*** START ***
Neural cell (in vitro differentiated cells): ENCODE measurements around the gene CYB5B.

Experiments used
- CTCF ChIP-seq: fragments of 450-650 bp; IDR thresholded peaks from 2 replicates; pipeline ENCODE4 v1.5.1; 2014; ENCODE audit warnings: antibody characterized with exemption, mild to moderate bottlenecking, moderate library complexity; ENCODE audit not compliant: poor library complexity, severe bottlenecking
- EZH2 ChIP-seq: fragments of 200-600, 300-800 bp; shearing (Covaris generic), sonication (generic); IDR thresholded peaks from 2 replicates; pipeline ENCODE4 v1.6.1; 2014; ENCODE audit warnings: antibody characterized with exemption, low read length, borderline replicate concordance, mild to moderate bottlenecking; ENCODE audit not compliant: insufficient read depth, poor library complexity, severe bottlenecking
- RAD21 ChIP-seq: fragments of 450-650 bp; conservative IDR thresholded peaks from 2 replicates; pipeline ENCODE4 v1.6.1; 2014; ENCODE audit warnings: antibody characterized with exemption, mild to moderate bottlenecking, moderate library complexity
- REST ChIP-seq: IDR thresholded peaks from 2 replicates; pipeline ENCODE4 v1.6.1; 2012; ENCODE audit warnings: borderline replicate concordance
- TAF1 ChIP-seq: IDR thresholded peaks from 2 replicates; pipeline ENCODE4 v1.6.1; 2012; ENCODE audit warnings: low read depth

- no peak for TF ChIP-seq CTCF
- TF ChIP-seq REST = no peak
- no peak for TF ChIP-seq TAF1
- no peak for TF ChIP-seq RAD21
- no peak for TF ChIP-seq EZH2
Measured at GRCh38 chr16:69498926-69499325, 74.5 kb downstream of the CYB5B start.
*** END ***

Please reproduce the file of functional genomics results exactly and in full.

Neural cell (in vitro differentiated cells): ENCODE measurements around the gene CYB5B.

Experiments used
- CTCF ChIP-seq: fragments of 450-650 bp; IDR thresholded peaks from 2 replicates; pipeline ENCODE4 v1.5.1; 2014; ENCODE audit warnings: antibody characterized with exemption, mild to moderate bottlenecking, moderate library complexity; ENCODE audit not compliant: poor library complexity, severe bottlenecking
- EZH2 ChIP-seq: fragments of 200-600, 300-800 bp; shearing (Covaris generic), sonication (generic); IDR thresholded peaks from 2 replicates; pipeline ENCODE4 v1.6.1; 2014; ENCODE audit warnings: antibody characterized with exemption, low read length, borderline replicate concordance, mild to moderate bottlenecking; ENCODE audit not compliant: insufficient read depth, poor library complexity, severe bottlenecking
- RAD21 ChIP-seq: fragments of 450-650 bp; conservative IDR thresholded peaks from 2 replicates; pipeline ENCODE4 v1.6.1; 2014; ENCODE audit warnings: antibody characterized with exemption, mild to moderate bottlenecking, moderate library complexity
- REST ChIP-seq: IDR thresholded peaks from 2 replicates; pipeline ENCODE4 v1.6.1; 2012; ENCODE audit warnings: borderline replicate concordance
- TAF1 ChIP-seq: IDR thresholded peaks from 2 replicates; pipeline ENCODE4 v1.6.1; 2012; ENCODE audit warnings: low read depth

- no peak for TF ChIP-seq CTCF
- TF ChIP-seq REST = no peak
- no peak for TF ChIP-seq TAF1
- no peak for TF ChIP-seq RAD21
- no peak for TF ChIP-seq EZH2
Measured at GRCh38 chr16:69498926-69499325, 74.5 kb downstream of the CYB5B start.